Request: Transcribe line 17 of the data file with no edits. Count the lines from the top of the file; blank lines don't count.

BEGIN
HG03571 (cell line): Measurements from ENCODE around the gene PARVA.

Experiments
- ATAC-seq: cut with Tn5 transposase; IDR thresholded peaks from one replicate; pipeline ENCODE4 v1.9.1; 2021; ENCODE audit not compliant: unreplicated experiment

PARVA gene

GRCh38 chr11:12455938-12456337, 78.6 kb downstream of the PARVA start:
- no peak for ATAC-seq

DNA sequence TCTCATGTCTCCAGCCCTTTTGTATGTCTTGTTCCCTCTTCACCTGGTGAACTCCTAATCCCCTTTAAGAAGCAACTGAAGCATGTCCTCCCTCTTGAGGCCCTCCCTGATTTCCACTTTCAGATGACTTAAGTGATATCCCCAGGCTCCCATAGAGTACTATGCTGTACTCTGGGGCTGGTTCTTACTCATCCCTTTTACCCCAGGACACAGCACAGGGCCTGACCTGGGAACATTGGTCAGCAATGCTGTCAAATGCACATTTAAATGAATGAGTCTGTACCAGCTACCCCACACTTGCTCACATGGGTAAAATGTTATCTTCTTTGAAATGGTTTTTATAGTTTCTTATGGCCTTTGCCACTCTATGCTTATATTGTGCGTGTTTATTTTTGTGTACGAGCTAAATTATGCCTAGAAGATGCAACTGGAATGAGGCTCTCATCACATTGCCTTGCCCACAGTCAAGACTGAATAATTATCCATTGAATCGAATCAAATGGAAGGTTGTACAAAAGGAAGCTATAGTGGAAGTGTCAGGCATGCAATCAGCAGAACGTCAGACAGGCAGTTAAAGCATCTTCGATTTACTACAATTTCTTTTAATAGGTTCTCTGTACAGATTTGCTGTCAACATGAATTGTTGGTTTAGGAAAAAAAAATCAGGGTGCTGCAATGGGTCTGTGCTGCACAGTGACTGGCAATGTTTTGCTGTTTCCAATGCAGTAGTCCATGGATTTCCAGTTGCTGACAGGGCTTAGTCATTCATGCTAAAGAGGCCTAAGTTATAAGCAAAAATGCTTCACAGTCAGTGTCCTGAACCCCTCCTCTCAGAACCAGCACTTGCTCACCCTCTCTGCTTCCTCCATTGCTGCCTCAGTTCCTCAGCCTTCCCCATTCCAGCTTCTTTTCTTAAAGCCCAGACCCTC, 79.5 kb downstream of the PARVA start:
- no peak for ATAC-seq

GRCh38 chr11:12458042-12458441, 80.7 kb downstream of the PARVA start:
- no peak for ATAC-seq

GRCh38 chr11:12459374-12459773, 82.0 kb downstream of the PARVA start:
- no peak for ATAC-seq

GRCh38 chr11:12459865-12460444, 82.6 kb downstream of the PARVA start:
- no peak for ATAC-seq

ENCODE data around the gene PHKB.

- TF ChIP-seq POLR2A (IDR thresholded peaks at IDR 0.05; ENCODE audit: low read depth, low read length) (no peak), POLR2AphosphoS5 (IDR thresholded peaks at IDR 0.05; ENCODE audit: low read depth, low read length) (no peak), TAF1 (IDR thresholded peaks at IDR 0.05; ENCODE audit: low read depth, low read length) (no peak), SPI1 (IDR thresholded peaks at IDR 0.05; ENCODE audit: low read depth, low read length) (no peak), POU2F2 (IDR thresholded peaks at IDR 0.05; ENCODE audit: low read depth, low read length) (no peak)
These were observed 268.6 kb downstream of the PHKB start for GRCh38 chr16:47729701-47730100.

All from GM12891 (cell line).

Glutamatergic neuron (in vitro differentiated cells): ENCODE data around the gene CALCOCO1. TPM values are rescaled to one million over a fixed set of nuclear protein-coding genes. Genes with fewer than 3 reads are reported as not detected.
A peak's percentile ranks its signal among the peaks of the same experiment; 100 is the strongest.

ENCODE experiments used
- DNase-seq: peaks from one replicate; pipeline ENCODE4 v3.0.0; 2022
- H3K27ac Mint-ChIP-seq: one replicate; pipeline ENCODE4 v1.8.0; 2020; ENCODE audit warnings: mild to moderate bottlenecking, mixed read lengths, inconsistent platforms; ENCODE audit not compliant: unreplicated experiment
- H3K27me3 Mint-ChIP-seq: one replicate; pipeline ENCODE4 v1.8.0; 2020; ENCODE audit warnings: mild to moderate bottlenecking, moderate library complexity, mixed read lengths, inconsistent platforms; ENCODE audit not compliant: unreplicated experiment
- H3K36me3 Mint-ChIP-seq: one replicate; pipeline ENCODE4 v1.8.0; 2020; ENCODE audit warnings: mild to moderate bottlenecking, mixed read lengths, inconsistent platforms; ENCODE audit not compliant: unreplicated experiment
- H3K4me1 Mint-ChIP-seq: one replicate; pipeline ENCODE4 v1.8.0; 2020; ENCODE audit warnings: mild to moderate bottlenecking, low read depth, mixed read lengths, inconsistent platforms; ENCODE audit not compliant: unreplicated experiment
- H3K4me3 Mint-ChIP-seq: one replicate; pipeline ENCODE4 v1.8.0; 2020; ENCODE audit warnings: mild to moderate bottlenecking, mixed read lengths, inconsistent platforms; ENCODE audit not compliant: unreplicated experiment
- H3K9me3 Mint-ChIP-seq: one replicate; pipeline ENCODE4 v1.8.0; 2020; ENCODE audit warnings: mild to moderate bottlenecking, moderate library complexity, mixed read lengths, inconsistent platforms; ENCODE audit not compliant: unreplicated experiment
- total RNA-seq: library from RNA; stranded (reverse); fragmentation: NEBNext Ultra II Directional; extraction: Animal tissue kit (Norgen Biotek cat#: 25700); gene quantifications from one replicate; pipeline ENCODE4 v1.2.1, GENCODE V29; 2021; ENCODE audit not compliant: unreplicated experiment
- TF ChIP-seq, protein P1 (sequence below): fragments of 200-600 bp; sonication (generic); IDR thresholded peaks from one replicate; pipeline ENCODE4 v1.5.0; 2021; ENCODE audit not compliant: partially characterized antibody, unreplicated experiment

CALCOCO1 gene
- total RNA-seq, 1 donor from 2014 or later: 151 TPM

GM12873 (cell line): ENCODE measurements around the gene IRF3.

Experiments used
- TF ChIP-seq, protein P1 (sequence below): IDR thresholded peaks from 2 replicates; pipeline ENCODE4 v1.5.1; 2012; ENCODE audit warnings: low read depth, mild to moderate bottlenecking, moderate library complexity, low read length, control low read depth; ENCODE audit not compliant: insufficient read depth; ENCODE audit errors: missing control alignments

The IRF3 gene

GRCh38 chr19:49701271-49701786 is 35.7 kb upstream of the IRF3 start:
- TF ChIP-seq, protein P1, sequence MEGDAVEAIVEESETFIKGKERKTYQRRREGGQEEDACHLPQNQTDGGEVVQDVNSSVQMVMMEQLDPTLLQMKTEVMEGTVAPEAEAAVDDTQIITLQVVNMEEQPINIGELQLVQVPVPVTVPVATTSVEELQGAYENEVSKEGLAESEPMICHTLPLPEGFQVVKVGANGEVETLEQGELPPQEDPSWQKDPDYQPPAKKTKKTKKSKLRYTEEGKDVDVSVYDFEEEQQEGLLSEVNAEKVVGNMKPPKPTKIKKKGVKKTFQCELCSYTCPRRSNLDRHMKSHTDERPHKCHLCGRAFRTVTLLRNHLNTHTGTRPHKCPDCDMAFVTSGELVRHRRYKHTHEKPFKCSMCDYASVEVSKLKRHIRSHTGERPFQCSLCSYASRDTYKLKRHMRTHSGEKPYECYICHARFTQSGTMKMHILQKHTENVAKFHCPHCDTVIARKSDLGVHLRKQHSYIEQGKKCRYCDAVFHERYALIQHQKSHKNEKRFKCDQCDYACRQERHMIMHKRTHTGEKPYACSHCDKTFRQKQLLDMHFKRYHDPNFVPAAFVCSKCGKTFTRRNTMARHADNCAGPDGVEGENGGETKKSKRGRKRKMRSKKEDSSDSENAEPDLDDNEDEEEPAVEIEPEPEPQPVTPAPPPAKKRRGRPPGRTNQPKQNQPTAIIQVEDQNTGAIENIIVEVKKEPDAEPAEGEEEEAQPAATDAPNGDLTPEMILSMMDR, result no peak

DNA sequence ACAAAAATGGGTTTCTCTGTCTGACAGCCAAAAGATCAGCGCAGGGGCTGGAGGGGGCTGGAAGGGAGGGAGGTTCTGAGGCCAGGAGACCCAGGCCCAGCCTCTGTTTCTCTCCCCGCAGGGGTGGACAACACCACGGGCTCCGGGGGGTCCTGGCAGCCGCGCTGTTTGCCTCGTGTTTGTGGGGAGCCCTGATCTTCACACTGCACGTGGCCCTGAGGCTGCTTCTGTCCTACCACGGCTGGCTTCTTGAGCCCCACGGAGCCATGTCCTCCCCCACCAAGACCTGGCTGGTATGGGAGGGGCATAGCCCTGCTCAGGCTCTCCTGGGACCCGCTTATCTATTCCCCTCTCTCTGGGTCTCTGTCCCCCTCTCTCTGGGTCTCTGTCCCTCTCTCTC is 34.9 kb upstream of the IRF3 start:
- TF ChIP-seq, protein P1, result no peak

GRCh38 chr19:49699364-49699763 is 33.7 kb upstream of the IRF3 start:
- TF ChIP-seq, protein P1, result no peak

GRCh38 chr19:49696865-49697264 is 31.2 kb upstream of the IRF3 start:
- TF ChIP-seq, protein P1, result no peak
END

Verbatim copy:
These were observed 268.6 kb downstream of the PHKB start for GRCh38 chr16:47729701-47730100.